Kilmacolm Half Marathon

I have relatives who live in Kilmacolm, so when I saw that the village had its own half marathon it seemed like a great opportunity – visit the family, run a half marathon – what could be better?

As the day approached, I realised that the answer to that question was “the weather”.  The forecast was for heavy rain and a 15mph wind from the south.  Oh joy!

I arrived at my relatives’ house on the Saturday evening, and went for a short walk round the park that would serve as the start point for the race.  Kilmacolm has a reputation for being a prosperous town, and the park reflected that.  The weather was fine, the park attractive, the food and company in the evening were excellent.  All was well.

Lovely weather the night before!

Next morning I got up early and completed registration formalities.  The weather was still okay, but I took some consolation from my race number – if the weather were to get worse, and I should be blown over it would look the same as when I was standing up!

Race number

I went back to the rellies and had breakfast.  First some Cheerios, and then a plate of porridge.  I’ll be honest, I’m not a huge fan of porridge, but I’ve read so many articles about how good it is for running that I thought I should give it a try.  After that I got changed, did some warm ups and went back to the park.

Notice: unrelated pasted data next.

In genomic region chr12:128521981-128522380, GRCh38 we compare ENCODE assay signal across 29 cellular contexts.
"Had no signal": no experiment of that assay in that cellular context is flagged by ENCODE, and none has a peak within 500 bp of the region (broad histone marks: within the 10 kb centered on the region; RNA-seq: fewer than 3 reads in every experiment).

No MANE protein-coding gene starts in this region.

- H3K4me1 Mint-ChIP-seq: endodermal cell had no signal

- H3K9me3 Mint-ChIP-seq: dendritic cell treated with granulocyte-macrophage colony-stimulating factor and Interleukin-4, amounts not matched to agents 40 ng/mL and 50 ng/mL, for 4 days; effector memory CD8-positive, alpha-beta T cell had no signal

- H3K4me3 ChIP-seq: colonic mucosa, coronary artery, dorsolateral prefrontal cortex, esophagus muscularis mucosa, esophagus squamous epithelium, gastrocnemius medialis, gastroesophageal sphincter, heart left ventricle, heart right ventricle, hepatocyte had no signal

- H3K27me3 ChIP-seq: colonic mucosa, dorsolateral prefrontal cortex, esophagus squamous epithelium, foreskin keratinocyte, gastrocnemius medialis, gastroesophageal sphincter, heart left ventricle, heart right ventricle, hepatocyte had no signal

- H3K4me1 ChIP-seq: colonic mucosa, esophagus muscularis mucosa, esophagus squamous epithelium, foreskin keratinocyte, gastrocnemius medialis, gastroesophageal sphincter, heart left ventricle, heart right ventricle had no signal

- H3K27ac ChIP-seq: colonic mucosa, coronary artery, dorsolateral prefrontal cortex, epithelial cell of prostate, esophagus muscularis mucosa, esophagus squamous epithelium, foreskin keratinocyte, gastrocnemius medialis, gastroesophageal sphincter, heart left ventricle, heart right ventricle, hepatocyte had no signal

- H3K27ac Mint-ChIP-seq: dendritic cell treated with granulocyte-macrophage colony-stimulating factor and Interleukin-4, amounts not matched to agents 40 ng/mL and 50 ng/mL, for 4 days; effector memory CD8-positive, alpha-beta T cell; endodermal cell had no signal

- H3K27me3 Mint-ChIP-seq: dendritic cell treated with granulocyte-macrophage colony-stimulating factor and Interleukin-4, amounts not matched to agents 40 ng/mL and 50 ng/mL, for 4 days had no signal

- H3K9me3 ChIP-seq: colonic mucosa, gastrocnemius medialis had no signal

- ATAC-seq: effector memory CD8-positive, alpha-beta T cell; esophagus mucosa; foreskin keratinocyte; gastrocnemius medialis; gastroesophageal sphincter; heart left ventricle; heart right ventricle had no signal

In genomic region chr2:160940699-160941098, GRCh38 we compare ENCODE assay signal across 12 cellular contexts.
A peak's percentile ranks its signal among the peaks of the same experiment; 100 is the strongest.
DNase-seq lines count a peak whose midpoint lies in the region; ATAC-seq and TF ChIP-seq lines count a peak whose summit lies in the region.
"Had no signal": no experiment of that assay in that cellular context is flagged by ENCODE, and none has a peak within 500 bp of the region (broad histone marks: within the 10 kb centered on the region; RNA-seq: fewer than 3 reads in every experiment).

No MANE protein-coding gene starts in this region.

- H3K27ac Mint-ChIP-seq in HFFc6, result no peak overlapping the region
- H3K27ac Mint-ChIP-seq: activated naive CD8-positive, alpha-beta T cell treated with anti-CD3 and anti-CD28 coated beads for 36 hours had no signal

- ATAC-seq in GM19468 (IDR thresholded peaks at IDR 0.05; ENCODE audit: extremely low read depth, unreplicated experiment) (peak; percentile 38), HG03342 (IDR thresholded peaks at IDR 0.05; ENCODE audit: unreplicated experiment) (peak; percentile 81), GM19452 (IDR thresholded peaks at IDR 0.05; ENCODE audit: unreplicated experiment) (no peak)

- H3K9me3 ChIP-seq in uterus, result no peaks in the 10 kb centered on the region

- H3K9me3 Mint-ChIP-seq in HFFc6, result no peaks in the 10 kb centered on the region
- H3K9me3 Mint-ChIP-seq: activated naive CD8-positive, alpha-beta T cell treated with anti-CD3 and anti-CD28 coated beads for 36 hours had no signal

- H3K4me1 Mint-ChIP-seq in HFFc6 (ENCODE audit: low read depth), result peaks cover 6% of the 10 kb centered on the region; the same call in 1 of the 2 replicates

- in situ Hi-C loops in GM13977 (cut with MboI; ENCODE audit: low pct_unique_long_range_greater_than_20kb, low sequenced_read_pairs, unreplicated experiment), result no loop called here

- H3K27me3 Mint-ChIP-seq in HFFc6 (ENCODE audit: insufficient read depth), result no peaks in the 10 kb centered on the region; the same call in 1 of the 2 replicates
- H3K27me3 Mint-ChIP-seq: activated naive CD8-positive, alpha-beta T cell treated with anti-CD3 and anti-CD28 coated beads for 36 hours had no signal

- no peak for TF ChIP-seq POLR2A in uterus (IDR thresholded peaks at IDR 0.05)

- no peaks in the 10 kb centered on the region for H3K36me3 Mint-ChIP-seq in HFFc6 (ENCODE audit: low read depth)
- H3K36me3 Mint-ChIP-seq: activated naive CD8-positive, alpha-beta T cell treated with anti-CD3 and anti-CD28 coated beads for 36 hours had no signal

All ready to go

By this time, the weather had changed dramatically.  Runners were huddled in groups, sheltering from the wind in the lee of buildings, watching the rain battering those who were unable to find cover. 

More weather

I had a last-minute pit stop and then walked to the start line.

Waiting for the start

This was a smaller race, with around 150 entrants.  We gathered below a “Start” banner that had been strung across the street and listened to the race briefing.  A countdown, and it was time to go.

The out-and-back route took us approximately a mile northwards from the start over country roads.  Then we joined the cycle path, which is built on top of a disused railway line.  From there, it heads south – into the wind – all the way to Bridge Of Weir.  There is a small section of the route where we have to leave the old railway line and go through a modern housing estate, but apart from that it’s cycle path all the way.  And downhill all the way!